It's not everyday you get to post a thumbnail of yourself! Today I am making a guest appearance on the new Climate TV show hosted on Xool (read my post about the super cool webcast channel
) and I invite you all to watch it at 4 p.m. PST (or anytime thereafter).
We had a lot of fun on the show. If you missed it, here is the video.
The Climate TV show is hosted by Kevin Grandia of the DeSmogBlog, one of the leading experts on climate politics and the corporate-funded shenanigans designed to disinform the public on climate change.
The timing for me is pretty perfect. I've reached a turning point in my understanding about the massive environmental and political challenges ahead for those of us who are part of the environmental movement. Despite the tragedy of 25 miner deaths at a Massey mine, I was just informed that CHASE bank (one of the biggest funders of Massey) will still not put to vote a shareholder resolution to divest from the mafioso-style operation that is Massey Energy.
It's a tragedy and a testament to just how powerful the coal industry is in this country. Powerful not because they create jobs and bolster an economy. (They are, in fact, wreaking havoc on local communities be replacing hardworking miners with state-subsidized explosives). No, powerful because they spend a LOT of money in Washington.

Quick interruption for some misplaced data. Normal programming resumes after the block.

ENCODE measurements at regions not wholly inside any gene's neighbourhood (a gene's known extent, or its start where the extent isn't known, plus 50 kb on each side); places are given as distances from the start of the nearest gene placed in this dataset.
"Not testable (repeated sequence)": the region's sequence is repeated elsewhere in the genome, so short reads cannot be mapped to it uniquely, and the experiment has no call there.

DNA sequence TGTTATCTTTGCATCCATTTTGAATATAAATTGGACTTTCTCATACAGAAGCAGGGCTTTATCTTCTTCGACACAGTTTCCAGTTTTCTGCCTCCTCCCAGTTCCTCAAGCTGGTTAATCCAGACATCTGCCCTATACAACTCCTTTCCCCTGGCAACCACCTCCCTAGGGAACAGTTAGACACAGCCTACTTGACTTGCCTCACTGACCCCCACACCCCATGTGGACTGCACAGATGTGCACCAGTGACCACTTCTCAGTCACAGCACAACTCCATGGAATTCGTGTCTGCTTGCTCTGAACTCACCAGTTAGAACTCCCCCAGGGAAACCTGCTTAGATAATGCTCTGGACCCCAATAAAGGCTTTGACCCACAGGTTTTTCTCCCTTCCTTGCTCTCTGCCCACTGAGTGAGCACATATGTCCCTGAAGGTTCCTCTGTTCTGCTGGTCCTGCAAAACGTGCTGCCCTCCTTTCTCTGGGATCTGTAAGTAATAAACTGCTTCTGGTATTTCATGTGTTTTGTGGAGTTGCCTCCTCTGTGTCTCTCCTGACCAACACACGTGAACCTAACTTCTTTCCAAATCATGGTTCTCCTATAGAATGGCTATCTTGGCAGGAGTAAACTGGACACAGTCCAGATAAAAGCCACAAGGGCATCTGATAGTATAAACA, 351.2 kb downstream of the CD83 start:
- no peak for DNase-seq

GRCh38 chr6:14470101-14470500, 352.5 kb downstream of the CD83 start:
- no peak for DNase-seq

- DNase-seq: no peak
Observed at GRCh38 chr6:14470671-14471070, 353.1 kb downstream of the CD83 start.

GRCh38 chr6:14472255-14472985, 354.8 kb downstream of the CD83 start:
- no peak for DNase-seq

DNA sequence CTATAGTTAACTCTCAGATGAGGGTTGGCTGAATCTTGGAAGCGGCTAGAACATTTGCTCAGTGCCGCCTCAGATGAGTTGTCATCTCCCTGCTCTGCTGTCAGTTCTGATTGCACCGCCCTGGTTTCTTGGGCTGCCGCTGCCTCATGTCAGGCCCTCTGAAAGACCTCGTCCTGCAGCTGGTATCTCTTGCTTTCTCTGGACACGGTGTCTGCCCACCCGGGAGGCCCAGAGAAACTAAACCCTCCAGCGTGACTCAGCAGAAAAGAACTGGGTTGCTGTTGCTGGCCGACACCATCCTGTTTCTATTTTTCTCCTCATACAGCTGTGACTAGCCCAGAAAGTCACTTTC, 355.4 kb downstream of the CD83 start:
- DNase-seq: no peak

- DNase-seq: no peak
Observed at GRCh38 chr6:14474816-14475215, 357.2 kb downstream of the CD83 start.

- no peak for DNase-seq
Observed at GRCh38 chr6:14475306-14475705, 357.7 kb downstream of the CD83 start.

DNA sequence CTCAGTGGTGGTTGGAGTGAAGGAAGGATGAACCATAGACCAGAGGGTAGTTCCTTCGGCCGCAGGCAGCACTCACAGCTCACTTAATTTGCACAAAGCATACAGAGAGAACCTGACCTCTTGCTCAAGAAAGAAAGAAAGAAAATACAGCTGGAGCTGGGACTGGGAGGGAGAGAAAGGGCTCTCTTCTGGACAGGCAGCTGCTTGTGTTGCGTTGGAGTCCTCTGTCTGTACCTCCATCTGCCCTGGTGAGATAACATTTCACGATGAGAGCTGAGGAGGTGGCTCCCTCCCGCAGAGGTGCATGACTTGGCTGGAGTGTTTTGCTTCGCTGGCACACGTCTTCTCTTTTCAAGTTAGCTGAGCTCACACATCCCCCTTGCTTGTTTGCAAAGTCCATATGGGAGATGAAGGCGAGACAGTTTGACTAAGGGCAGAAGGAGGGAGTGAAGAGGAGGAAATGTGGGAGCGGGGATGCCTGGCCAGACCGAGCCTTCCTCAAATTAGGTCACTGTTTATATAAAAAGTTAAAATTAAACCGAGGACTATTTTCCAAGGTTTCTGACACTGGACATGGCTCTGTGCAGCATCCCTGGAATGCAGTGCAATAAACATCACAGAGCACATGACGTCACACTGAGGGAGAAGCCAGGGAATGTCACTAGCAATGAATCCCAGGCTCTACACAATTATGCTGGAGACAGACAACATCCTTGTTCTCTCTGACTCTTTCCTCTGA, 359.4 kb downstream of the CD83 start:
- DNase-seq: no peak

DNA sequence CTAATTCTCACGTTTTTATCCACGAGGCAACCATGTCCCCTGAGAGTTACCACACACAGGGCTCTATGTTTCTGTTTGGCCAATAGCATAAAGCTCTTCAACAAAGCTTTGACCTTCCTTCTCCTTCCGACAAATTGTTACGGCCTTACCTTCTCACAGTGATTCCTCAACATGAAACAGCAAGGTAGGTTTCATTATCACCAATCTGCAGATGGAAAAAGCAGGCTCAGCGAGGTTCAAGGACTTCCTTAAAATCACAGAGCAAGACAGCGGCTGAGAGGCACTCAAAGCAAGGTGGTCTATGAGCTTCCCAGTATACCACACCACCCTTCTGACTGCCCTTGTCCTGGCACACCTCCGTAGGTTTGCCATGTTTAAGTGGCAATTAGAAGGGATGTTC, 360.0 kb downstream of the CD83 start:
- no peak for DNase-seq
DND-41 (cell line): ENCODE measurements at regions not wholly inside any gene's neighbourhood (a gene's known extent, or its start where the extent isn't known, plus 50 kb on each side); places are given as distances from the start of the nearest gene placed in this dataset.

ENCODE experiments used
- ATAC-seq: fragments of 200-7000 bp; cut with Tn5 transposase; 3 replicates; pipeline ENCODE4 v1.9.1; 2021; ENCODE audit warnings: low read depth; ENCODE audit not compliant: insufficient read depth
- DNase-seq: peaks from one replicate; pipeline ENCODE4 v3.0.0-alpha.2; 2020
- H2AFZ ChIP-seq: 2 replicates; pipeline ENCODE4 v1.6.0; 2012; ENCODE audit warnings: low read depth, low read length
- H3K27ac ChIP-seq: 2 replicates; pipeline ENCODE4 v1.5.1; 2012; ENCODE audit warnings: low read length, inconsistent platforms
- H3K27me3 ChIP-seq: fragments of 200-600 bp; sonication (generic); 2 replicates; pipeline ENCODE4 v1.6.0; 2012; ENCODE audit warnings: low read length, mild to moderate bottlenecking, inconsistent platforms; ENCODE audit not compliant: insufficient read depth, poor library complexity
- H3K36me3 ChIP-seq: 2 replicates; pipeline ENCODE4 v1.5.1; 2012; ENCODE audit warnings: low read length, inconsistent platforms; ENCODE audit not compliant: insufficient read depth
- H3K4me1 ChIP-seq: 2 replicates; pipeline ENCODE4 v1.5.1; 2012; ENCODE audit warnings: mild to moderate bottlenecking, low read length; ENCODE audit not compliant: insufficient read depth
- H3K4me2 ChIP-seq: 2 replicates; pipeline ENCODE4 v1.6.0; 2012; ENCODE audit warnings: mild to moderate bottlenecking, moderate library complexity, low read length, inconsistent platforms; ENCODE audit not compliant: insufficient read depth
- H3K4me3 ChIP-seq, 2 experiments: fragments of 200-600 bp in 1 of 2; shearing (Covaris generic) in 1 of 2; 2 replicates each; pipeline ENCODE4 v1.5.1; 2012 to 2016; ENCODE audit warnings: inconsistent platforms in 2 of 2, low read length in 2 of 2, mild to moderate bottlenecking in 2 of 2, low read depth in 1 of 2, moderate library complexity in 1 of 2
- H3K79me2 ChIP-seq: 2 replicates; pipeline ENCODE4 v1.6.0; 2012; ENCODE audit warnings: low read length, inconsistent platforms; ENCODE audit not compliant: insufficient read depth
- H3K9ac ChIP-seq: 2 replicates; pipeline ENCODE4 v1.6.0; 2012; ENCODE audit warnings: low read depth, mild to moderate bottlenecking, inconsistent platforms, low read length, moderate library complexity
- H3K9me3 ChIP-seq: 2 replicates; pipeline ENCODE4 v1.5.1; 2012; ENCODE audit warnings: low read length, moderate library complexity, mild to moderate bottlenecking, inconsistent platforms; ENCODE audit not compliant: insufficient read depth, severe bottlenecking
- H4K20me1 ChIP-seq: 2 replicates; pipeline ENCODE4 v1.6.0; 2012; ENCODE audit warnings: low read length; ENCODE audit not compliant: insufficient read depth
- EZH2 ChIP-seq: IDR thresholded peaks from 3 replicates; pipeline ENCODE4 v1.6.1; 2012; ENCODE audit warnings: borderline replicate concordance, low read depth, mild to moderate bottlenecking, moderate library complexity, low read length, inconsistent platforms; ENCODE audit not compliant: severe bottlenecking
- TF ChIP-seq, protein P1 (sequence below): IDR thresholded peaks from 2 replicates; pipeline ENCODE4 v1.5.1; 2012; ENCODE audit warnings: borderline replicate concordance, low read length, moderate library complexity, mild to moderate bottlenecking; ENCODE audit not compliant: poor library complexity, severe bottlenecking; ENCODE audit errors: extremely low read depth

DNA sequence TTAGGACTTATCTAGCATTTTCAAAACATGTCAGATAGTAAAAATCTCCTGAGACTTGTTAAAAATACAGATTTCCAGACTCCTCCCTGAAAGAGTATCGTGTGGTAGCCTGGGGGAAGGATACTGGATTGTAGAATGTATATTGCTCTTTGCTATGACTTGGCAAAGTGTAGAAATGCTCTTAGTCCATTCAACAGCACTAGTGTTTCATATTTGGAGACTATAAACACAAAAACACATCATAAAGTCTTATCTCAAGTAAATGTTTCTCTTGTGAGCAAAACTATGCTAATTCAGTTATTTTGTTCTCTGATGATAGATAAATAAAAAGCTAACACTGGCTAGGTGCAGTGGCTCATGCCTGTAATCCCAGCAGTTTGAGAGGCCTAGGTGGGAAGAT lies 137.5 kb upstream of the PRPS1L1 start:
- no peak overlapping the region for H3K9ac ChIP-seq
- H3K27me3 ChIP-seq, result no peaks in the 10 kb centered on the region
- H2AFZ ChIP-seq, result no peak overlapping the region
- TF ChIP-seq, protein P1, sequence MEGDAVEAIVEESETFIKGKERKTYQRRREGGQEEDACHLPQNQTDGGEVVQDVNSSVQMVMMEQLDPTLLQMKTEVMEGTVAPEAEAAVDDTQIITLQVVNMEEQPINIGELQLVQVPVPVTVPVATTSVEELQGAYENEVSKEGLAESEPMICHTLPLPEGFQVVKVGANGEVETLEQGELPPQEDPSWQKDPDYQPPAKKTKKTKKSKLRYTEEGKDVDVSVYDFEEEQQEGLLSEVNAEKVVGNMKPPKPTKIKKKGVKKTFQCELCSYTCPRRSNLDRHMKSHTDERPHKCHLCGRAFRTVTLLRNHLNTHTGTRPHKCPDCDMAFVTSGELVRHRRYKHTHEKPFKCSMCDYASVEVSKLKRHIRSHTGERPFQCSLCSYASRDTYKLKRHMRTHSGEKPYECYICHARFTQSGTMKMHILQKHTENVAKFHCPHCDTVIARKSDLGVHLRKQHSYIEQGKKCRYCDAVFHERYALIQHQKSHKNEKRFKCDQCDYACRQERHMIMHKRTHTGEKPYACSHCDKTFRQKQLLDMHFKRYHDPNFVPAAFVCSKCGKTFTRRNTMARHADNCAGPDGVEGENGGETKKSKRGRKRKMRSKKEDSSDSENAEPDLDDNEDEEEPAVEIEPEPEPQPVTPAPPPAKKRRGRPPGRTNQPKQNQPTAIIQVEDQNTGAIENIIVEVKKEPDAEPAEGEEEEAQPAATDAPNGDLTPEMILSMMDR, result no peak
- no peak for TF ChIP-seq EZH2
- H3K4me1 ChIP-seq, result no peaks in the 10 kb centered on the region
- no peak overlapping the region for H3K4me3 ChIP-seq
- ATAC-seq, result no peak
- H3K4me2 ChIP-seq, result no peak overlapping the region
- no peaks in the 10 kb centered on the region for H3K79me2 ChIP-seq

If you want proof just look at the Obama administration's sneaky 1-2-3 punch
that occurred on April 1. Obama announces off-shore drilling, and only moments later Lisa Jackson steals away the wrath of the progressive blogoshphere with a sweet, soothing placation — the EPA has just released a ruling that could maybe, possibly, at some point way in the future, limit SOME of the filling of streams and valleys of Appalachia due to mountain top removal. It won't stop mountaintop mining, but it sure will slow it down ... maybe possibly at some point way in the future.
Then as the green blogoshphere takes to waxing poetic about the huge environmental victory that the EPA just gifted us, they all but miss the sinister proclamation by Interior Secretary Ken Salazar announcing that he is backing down from all of his (and Obama's) campaign promises by ruling against environmental and native rights groups who (through a federal lawsuit) sought to overturn the nearly unregulated toxic mine waste policy of the Bush administration. It turns out Salazar and Obama have no problem opening up millions of miles of public lands to a mining industry that cares very little for environmental responsibility.
I'm going to be talking about all of that and what a secret collective of bloggers, activists and concerned citizens are going to do about it. Here is the video